A recent article by Bruce Kelly of the investmentnews.com reports on how nontraded business development companies (BDC’s) are becoming more popular by “Meeting investors’ demand for yield and corporate borrowers’ thirst for capital” and that as a vehicle increasing in popularity, it is also “drawing the attention of securities regulators.”
Kelly notes that only 5 BDC’s have launched since “the first — FS Investment Corp., launched near the beginning of 2009.” However, the success of that investment offering has caused tremendous interest in this type of vehicle among investment professionals and more offerings are likely to be coming soon. According to Kelly, due to the increase in interest, “securities regulators have begun to keep a close eye on these illiquid investments and the sponsors bringing them to market.”
These nontraded business development companies “invest in the debt and equity of small to middle-market companies, with the debt instruments ranging from the senior secured level to below-investment- grade, or “junk,” an asset class typically not available to retail investors.” These investments are illiquid because they are not traded publicly and investors may not always have the ability to sell the investments on demand.
The White Law Group is all too familiar with another illiquid investment vehicle which has drawn the attention of regulators such as FINRA, nontraded REITs. Our firm is involved with many FINRA dispute resolution claims involving nontraded REITs where brokers failed to adequately disclose their illiquid nature and also failed to perform adequate due diligence on the investments.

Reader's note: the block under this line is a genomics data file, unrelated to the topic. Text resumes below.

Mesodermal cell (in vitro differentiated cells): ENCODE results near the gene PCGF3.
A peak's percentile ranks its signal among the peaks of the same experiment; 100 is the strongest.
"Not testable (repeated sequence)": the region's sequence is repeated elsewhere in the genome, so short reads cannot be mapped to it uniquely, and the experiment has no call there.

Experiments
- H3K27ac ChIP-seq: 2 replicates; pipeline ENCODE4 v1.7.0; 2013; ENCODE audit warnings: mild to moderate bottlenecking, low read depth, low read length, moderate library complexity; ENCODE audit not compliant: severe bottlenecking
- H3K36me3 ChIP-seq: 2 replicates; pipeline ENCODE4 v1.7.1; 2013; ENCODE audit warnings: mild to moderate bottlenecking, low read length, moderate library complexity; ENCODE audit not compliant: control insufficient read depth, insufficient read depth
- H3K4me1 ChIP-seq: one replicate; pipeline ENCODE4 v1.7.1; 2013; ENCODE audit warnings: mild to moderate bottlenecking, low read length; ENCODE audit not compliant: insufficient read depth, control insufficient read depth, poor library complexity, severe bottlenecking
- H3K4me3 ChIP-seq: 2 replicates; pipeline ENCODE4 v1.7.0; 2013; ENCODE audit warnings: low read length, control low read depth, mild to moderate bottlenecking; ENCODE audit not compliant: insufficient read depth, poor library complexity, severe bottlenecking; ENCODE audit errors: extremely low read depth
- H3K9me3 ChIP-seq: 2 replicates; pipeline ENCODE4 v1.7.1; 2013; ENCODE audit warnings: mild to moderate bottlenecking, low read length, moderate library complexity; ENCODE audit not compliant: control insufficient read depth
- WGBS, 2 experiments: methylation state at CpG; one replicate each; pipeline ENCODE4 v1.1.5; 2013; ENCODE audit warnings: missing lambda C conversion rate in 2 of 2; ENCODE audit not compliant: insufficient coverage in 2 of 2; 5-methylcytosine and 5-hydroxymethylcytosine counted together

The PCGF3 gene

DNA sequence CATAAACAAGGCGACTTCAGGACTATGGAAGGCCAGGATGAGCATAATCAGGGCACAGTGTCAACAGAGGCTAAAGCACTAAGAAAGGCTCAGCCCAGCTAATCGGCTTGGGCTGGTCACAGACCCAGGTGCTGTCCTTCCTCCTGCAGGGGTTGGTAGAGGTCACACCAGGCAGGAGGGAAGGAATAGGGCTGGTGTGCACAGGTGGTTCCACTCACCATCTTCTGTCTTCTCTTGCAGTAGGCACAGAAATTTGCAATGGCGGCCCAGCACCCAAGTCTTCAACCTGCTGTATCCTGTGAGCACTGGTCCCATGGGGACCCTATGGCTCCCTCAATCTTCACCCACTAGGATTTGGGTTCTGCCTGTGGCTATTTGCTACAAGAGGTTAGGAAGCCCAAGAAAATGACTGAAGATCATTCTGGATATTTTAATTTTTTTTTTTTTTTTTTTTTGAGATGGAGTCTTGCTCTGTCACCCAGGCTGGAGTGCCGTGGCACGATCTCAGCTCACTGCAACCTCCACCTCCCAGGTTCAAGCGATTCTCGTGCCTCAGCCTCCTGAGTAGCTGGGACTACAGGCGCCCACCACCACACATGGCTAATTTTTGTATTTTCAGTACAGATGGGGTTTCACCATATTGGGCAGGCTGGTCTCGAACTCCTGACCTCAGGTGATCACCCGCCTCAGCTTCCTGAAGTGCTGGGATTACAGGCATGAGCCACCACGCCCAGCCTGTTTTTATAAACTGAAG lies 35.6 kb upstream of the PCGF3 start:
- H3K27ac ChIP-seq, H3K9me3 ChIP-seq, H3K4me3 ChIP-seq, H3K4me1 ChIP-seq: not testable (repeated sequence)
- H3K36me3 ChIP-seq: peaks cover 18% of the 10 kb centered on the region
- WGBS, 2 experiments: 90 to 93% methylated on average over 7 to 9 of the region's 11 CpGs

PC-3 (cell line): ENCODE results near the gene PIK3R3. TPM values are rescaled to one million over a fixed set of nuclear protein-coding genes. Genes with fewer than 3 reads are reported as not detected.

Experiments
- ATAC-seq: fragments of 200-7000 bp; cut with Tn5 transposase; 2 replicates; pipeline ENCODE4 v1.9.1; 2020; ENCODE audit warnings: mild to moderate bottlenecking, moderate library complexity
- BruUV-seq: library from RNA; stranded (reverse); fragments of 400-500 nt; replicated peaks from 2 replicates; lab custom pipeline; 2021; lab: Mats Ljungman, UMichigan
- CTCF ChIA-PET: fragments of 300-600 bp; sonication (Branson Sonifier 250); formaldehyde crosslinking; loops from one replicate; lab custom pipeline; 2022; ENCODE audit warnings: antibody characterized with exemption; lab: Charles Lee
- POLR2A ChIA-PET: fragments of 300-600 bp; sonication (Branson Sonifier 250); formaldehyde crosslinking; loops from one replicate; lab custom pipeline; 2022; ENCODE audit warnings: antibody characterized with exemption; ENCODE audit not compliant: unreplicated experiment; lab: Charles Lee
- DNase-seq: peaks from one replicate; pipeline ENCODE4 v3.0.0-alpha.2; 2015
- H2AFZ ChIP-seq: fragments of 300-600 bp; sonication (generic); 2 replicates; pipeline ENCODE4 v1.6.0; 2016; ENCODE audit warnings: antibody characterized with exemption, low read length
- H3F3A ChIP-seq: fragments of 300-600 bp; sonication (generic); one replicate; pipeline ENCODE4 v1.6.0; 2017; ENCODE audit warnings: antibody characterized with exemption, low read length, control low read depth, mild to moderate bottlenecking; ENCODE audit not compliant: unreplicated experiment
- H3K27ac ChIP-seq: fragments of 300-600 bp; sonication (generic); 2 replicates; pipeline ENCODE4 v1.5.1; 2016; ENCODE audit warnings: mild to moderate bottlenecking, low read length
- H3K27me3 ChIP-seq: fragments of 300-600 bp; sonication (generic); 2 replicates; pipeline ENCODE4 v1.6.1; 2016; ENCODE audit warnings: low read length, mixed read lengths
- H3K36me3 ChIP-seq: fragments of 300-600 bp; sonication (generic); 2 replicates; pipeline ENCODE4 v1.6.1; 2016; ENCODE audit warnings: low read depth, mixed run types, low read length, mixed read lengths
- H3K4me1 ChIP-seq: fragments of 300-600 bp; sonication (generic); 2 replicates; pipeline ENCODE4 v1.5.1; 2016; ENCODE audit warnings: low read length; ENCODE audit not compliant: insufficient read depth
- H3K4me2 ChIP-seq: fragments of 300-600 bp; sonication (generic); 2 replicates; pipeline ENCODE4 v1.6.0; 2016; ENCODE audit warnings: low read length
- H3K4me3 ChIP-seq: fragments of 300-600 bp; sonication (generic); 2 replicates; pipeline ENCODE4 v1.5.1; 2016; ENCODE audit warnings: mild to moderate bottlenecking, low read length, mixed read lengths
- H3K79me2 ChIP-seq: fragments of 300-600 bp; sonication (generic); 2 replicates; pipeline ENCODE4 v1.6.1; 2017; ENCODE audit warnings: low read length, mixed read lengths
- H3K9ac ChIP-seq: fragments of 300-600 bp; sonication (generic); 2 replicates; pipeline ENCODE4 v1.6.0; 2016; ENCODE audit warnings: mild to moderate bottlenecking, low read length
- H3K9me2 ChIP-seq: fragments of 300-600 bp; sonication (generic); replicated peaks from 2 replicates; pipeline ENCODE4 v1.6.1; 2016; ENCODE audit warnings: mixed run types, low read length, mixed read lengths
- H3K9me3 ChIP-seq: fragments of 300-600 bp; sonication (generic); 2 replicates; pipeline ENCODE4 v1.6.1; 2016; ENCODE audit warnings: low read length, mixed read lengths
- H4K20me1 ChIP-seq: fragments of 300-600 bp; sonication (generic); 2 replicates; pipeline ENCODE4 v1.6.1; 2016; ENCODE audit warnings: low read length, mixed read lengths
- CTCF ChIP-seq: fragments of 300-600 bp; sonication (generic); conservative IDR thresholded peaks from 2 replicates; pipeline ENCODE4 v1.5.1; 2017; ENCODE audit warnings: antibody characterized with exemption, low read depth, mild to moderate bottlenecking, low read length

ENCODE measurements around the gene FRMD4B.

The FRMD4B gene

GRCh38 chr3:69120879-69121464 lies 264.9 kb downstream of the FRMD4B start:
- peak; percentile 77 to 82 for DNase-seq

Brokers selling nontraded BDC’s will need to take even more care to perform due diligence on the investments before selling them to clients. The investmentnews.com quoted Tony Chereso, CEO of a due diligence firm, as saying, “Broker-dealers can’t underwrite a BDC like a traditional nontraded-REIT or real estate deal…They need to understand the caliber of individuals running these portfolios.” Brokers will also still need to adequately disclose the illiquidity of the investment and how long the investment may be tied up.
Brokers will need to be careful to ensure that their responsibility to their clients is more important than the relatively high sales commission offered for selling nontraded business development companies. According to Kelly, “The sales commission in nontraded BDCs typically is 7%, and the product is supposed to be sold only to those investors with a net worth of $250,000 or more, or a net income of at least $70,000 combined with a net worth of at least $70,000. Investors also are supposed to be informed of the product’s illiquidity.”
Brokerage firms have a fiduciary duty to perform due diligence on any investment and to insure that an investment is appropriate in light of the investor’s age, investment experience, and investment objectives. If a broker fails in this responsibility, investors may have an actionable claim to recover their losses in a product in a claim through FINRA dispute resolution.
If you have questions about your investment in a nontraded business development company (BDC) or another nontraded illiquid investment vehicle and would like to speak to a securities attorney about your potential to recover losses through FINRA arbitration, please call our Chicago office at 312-238-9650.
The White Law Group, LLC is a national securities fraud, securities arbitration, investor protection, and securities regulation/compliance law firm with offices in Chicago, Illinois and Boca Raton, Florida.
For more information on The White Law Group, please visit our website at http://www.whitesecuritieslaw.com.